With those new early season added in 2019, many observers are wondering if a harvest record could be set this year, when hunters have double the number of statewide bear-hunting days available to them.

The firearms season continues through sunset Wednesday, and 2 extended bear seasons of varying lengths in selected wildlife management units will begin Saturday, which is also the first day of the firearms hunting season for deer.

The state has maintained a substantial bear population of about 20,000 the past 4 years, despite hunters removing more than 17,000 bears from the statewide population over the past 5 years.

“It’s hard for some to imagine Pennsylvania has such a vibrant black bear population,” noted Matt Lovallo, the Game Commission’s Game Mammals Section Supervisor. “But bears are incredibly adaptable. They can fit in almost anywhere that offers them cover and reliable food sources. It’s why bears are found in more places in Pennsylvania than any time in the Game Commission’s existence.”

Last year, bears were taken in 60 of 67 counties. Hunters have connected with bruins in 56 counties to date this year.

1 month ago

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1 month ago

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PUBLIC NOTICE
The Maryland Department of Natural Resources
Fishing and Boating Services
Closure of Upper Chesapeake Bay to Oyster Harvest— Effective 12/16/2019

WHAT THIS NOTICE DOES

The Secretary of the Maryland Department of Natural Resources announces that except as
provided in the public notices described below, the Chesapeake Bay and its tidal tributaries north
of the northernmost spans of the Gov. William Preston Lane, Jr. Memorial and the R. Clayton
Mitchell, Jr. (Kent Narrows) bridges are closed to all oyster harvest. This notice supersedes all
notices effective prior to December 16, 2019 affecting oyster harvest areas north of the
northernmost spans of the Gov. William Preston Lane, Jr. Memorial and the R. Clayton Mitchell,
Jr. (Kent Narrows) bridges.

EXCEPTIONS TO CLOSED AREA

The areas described in the notices listed below are exceptions to the closed area. Details of the
openings are in each notice.

Partial Opening of Swan Point Oyster Bar (Kent County) — Effective 11/25/2019
Partial Opening of Hells Delight Oyster Bar (Queen Anne’s County) — Effective 12/16/2019
Partial Opening of Piney Point Oyster Bar (Queen Anne’s County) — Effective 12/16/2019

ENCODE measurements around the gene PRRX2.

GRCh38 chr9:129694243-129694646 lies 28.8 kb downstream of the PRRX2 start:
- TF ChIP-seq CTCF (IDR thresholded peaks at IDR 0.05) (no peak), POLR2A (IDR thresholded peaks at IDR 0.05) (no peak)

Partial Opening of Durdin Oyster Bar (Kent County) — Effective 1/6/2020
PURPOSE OF THIS CLOSURE

This closure is necessary due to low abundance of oysters, low natural spat set, and potential
impacts of persistently low salinity levels. Specific sites previously planted by county oyster
committees may be opened in a future notice.

WHO THIS NOTICE AFFECTS

This closure applies to all individuals who catch oysters recreationally or commercially.

EFFECTIVE DATE

The closure is effective at 12:01 a.m. December 16, 2019. The area is closed until further notice.
A new notice will be issued when the area or any previously planted portion of the area is reopened to harvest.

AUTHORITY

Code of Maryland Regulations 08.02.04.11G

FOR FURTHER INFORMATION CONTACT:

Fishing and Boating Services at 410-260-8302

Jeannie Haddaway-Riccio
Secretary of Natural Resources
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PUBLIC NOTICE
The Maryland Department of Natural Resources
Fishing and Boating Services
Closure of Upper Chesapeake Bay to Oyster Harvest— Effective 12/16/2019

WHAT THIS NOTICE DOES

The Secretary of the Maryland Department of Natural Resources announces that except as
provided in the public notices described below, the Chesapeake Bay and its tidal tributaries north
of the northernmost spans of the Gov. William Preston Lane, Jr. Memorial and the R. Clayton
Mitchell, Jr. (Kent Narrows) bridges are closed to all oyster harvest. This notice supersedes all
notices effective prior to December 16, 2019 affecting oyster harvest areas north of the
northernmost spans of the Gov. William Preston Lane, Jr. Memorial and the R. Clayton Mitchell,
Jr. (Kent Narrows) bridges.

EXCEPTIONS TO CLOSED AREA

The areas described in the notices listed below are exceptions to the closed area. Details of the
openings are in each notice.

Partial Opening of Swan Point Oyster Bar (Kent County) — Effective 11/25/2019
Partial Opening of Hells Delight Oyster Bar (Queen Anne’s County) — Effective 12/16/2019       
Partial Opening of Piney Point Oyster Bar (Queen Anne’s County) — Effective 12/16/2019
Partial Opening of Durdin Oyster Bar (Kent County) — Effective 1/6/2020
PURPOSE OF THIS CLOSURE

This closure is necessary due to low abundance of oysters, low natural spat set, and potential
impacts of persistently low salinity levels. Specific sites previously planted by county oyster
committees may be opened in a future notice.

WHO THIS NOTICE AFFECTS

This closure applies to all individuals who catch oysters recreationally or commercially.